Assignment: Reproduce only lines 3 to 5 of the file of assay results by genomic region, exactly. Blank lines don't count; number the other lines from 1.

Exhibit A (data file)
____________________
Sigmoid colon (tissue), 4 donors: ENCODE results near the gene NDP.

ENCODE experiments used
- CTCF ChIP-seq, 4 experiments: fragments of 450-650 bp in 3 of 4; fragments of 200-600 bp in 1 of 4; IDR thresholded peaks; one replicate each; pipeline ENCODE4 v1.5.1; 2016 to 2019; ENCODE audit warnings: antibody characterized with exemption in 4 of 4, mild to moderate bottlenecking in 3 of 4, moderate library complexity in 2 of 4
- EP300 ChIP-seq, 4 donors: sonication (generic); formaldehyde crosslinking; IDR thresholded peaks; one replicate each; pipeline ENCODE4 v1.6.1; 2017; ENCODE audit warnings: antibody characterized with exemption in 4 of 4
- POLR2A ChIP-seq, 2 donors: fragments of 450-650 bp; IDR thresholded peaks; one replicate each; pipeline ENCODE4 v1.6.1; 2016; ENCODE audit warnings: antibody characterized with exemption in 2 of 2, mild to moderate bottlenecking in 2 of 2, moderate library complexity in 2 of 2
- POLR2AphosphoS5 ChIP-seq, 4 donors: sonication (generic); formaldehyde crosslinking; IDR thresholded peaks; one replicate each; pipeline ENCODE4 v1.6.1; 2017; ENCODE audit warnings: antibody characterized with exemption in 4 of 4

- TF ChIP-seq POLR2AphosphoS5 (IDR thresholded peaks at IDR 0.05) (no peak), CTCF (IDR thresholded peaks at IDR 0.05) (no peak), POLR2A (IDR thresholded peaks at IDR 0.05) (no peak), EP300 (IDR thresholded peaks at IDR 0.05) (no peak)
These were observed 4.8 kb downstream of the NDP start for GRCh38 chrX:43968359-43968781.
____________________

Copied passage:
- CTCF ChIP-seq, 4 experiments: fragments of 450-650 bp in 3 of 4; fragments of 200-600 bp in 1 of 4; IDR thresholded peaks; one replicate each; pipeline ENCODE4 v1.5.1; 2016 to 2019; ENCODE audit warnings: antibody characterized with exemption in 4 of 4, mild to moderate bottlenecking in 3 of 4, moderate library complexity in 2 of 4
- EP300 ChIP-seq, 4 donors: sonication (generic); formaldehyde crosslinking; IDR thresholded peaks; one replicate each; pipeline ENCODE4 v1.6.1; 2017; ENCODE audit warnings: antibody characterized with exemption in 4 of 4
- POLR2A ChIP-seq, 2 donors: fragments of 450-650 bp; IDR thresholded peaks; one replicate each; pipeline ENCODE4 v1.6.1; 2016; ENCODE audit warnings: antibody characterized with exemption in 2 of 2, mild to moderate bottlenecking in 2 of 2, moderate library complexity in 2 of 2